The current range of the Corsac is disjunct. One part covers the Middle Asian republics of Turkmenistan, Uzbekistan, Tajikistan and Kazakhstan, as well as steppe and forest-steppe areas of Russia, including the southern region of Western Siberia. In Europe its range reaches the Samara Region, Tatarstan to the North and northern Caucasia to the South. The second, much smaller area lies in southern Transbaikalye representing the northern periphery of the Mongolian and Manchurian section of the species area. Outside Russia the species area includes the steppe part of north-eastern China, including Manchuria, Inner Mongolia, and the region between Argun and Big Khingan, the entire Mongolian republic except for its forested and mountain regions, Dgungaria, Kashgaria, Afghanistan (probably only northern) and north-eastern Iran. Southern limit of distribution is unknown, but possibly it reaches to the mountain ridges separating the Tibet Highland from the North. Thus, the two ranges (western and eastern) are connected by a relatively narrow neck in the Dgungar Gate and Zaisan Basin region. In recent years, a westward area expansion has been recorded, particularly into the Voronezh region following active recovery of baibak (Marmota bobac) populations. Occasionally, the species is recorded from the Ukrainian steppe (as far as Pavlodar to the West), eastern Transcaucasia (Azerbaijan) and, probably, western Kyrgyzstan. (IUCN 2010)
5 Tibetan Fox
Vulpes ferrilata
Widespread in the steppes and semi-deserts of the Tibetan Plateau from the Ladakh area of India, east across China including parts of the Xinjiang, Gansu, Qinghai, and Sichuan provinces and all of the Tibet Autonomous Region, and into Yunnan (Gong and Hu 2003; Wang 2003). Also present in Nepal north of the Himalaya, known specifically from the Mustang area. There are no confirmed records for Bhutan. (IUCN 2010)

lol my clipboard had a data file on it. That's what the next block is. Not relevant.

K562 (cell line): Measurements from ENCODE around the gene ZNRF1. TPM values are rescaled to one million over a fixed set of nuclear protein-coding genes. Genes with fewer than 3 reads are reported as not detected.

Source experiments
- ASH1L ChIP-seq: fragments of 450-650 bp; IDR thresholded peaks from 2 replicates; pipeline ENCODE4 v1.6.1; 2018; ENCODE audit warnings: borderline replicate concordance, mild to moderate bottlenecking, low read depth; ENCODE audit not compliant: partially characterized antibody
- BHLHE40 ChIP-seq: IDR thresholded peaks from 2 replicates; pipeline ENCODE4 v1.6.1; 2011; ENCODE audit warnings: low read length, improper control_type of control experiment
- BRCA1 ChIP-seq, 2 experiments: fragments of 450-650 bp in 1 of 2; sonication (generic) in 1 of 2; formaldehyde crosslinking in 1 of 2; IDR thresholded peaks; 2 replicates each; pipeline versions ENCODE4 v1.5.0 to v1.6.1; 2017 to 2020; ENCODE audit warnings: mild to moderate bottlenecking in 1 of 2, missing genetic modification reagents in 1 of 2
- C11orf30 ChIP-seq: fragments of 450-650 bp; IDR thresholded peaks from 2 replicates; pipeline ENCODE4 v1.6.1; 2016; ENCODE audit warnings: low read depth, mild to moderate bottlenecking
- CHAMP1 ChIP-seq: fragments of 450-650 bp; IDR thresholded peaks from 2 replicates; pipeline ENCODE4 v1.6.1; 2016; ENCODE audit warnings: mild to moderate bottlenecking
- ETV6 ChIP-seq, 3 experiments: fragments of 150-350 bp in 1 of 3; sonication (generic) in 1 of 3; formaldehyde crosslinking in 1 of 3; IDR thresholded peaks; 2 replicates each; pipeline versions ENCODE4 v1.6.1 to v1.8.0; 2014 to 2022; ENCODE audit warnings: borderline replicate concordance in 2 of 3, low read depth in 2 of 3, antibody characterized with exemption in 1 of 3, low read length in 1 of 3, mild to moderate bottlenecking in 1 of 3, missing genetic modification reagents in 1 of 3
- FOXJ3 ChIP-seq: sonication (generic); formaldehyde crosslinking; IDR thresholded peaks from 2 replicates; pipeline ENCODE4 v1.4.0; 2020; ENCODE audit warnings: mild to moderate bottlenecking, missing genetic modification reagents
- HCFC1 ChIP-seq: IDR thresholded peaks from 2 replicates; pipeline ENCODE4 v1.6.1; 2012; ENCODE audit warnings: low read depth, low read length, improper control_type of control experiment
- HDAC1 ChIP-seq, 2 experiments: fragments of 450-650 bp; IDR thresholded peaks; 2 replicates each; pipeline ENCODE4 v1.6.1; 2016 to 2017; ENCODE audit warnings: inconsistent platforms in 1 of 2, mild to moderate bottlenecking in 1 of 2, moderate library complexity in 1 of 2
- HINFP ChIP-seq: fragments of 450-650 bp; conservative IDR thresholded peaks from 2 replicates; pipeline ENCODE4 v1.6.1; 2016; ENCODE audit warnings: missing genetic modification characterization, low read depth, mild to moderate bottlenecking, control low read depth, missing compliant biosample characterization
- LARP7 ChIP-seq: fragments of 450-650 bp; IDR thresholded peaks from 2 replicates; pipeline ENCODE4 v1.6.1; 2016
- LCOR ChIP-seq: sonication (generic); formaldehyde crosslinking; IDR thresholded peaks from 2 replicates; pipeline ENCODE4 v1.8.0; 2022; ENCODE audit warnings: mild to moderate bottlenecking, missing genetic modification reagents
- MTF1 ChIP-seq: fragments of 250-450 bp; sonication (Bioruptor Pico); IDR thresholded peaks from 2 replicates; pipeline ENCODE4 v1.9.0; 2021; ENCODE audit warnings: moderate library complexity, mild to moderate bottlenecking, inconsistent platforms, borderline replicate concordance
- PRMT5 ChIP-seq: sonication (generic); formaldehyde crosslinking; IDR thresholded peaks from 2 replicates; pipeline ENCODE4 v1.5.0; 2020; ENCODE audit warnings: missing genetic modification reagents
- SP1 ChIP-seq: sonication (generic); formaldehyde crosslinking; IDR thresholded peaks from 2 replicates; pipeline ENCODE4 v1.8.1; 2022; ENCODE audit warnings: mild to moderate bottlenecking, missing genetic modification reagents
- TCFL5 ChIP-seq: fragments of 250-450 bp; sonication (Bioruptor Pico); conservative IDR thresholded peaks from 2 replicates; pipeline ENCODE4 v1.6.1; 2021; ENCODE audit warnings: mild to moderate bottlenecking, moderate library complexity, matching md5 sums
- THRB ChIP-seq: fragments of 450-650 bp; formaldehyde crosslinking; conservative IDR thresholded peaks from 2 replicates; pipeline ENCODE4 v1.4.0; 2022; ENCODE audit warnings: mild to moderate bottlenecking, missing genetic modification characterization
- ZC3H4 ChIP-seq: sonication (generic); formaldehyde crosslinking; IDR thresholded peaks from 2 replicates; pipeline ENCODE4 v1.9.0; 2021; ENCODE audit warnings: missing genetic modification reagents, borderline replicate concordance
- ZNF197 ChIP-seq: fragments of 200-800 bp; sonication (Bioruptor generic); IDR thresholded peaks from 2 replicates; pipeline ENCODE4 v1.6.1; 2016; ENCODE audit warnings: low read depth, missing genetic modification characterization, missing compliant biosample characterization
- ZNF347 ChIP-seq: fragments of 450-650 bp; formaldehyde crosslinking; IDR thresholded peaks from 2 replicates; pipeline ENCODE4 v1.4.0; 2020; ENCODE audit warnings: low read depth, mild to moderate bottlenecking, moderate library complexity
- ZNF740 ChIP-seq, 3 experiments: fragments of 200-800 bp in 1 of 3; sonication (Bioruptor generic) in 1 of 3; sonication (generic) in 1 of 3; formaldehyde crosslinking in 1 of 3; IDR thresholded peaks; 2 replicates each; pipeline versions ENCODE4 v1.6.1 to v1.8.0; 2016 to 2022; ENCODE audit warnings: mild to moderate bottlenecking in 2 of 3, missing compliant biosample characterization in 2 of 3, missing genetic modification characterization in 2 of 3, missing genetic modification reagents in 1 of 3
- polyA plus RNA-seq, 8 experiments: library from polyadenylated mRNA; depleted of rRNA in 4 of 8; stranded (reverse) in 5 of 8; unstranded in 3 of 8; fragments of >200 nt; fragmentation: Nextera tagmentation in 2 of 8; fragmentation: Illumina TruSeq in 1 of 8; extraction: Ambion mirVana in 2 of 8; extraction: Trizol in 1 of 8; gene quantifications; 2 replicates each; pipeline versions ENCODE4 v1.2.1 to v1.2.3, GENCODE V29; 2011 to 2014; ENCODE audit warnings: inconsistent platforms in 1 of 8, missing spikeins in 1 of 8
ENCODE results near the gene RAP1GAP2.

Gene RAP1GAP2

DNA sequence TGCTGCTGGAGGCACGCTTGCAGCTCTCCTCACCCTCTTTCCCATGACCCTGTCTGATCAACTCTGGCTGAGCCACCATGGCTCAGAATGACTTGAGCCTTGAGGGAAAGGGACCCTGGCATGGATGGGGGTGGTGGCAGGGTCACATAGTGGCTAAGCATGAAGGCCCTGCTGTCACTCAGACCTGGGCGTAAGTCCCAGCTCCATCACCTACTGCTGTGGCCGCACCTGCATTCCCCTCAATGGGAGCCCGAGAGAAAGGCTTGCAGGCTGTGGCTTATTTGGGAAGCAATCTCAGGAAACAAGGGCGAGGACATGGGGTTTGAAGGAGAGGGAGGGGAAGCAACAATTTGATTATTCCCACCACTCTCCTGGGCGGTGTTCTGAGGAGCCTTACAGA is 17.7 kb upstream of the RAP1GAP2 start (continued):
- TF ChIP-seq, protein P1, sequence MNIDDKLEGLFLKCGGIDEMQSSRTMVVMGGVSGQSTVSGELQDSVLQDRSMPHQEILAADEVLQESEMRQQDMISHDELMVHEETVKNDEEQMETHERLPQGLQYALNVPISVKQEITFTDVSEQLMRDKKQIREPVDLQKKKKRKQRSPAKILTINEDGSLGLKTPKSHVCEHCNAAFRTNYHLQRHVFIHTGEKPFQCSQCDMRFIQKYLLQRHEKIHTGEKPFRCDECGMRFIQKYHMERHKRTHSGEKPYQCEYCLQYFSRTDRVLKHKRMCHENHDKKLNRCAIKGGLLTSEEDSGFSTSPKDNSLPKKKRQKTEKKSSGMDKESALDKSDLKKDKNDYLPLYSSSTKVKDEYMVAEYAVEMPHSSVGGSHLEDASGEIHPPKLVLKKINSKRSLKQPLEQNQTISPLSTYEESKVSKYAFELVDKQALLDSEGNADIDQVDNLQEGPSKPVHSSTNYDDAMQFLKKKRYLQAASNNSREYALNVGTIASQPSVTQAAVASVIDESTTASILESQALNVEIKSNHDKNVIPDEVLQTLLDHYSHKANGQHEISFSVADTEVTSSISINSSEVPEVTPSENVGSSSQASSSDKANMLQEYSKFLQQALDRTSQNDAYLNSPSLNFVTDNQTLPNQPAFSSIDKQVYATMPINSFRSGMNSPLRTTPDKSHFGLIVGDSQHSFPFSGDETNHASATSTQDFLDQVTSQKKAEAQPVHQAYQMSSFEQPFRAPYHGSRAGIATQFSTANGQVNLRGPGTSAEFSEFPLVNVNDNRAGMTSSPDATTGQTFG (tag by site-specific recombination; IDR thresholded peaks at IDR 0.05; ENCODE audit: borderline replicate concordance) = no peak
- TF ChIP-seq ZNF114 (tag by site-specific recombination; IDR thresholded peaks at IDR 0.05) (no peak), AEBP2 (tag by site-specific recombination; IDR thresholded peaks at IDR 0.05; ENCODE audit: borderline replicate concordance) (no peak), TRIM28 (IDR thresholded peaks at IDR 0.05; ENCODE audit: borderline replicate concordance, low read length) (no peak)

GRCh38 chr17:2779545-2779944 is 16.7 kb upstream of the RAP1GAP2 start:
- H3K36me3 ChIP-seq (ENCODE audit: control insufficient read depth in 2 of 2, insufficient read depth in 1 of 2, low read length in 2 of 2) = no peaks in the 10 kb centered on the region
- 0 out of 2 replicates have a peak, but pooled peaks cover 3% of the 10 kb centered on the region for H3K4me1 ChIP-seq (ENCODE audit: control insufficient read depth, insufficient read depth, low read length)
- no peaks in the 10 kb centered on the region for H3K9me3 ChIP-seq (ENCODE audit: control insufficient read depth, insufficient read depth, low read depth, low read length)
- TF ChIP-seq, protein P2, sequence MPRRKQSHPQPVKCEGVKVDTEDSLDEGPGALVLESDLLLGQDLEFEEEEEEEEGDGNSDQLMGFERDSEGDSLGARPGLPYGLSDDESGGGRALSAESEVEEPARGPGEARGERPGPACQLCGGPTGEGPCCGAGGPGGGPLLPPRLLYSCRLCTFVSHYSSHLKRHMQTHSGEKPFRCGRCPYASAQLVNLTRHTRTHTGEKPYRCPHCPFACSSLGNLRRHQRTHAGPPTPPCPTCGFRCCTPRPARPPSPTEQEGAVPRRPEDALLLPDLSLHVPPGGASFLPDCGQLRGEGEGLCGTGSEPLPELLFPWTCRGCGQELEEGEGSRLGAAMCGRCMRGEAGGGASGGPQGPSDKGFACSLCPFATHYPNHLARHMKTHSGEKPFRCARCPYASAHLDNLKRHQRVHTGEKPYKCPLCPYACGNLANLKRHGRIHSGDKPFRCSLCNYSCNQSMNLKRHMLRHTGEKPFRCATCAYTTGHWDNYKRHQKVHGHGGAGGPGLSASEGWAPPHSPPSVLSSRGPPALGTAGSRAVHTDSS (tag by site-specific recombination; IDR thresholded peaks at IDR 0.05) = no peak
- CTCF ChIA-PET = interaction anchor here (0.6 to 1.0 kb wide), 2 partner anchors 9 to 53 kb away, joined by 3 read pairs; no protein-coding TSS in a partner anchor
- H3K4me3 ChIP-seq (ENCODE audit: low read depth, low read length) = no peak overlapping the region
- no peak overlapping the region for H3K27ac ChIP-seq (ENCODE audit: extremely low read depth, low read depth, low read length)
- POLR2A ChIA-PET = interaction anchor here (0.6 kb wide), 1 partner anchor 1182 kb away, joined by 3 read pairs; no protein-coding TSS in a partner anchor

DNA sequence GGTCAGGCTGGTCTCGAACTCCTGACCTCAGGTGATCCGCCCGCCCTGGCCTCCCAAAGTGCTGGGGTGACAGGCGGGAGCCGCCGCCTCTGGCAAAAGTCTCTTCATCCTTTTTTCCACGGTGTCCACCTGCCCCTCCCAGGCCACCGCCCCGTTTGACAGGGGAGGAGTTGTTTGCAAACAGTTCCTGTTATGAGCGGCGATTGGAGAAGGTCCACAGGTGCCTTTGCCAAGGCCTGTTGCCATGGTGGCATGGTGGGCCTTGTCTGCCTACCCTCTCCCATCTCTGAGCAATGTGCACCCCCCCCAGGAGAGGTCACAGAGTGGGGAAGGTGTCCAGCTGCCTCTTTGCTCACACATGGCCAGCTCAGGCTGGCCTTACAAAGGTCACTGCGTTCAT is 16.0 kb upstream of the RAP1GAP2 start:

6 Kit Fox
Vulpes macrotis
The Kit Fox inhabits the deserts and arid lands of western North America. In the United States, it occurs from southern California to western Colorado and western Texas, north into southern Oregon and Idaho. In Mexico, it occurs across the Baja California Peninsula and across northern Sonora and Chihuahua to western Nuevo León, and south into northern Zacatecas (IUCN).
7 Pale Fox
Vulpes pallida
The Pallid Fox is distributed in the semi-arid Sahelian region of Africa bordering the Sahara, from Mauritania and Senegal through Nigeria, Cameroon and Chad to the Red Sea. Southern limit of geographical range extends into northern Guinean savanna zones. Does not reach Ghana or Ivory Coast. (IUCN 2010)
8 Rüppel's Fox
Vulpes rueppellii
Widespread in arid regions of North Africa (north of 17ºN) from Morocco and Mauritania to Egypt and Somalia, to along the northern fringes of the Sahara Desert. Also present across the Arabian Peninsula eastwards to Pakistan (68ºE) and north-west to Israel and Jordan. A recent record for Syria is the first confirmation of their presence in this country.
9 Swift Fox
Vulpes velox
The Swift Fox is native to short-grass and mixed-grass prairies of the Great Plains in North America (Egoscue 1979). On the northern limit of its range, the Swift Foxes was present in the Canadian provinces of Alberta, Saskatchewan, and Manitoba. The southern species boundary was New Mexico and Texas in the United States. Historical records also exist for areas in Montana, Wyoming, North Dakota, South Dakota, Nebraska, Kansas, Colorado, and Oklahoma. (IUCN 2010)
10 Red Fox
Vulpes vulpes
Native to Canada, Alaska, almost all of the contiguous United States, Europe, North Africa and almost all of Asia, including Japan. Introduced Australia.
11 Fennec Fox
Vulpes zerda
Widespread in the sandy deserts and semi-deserts of northern Africa to northern Sinai (IUCN 2010)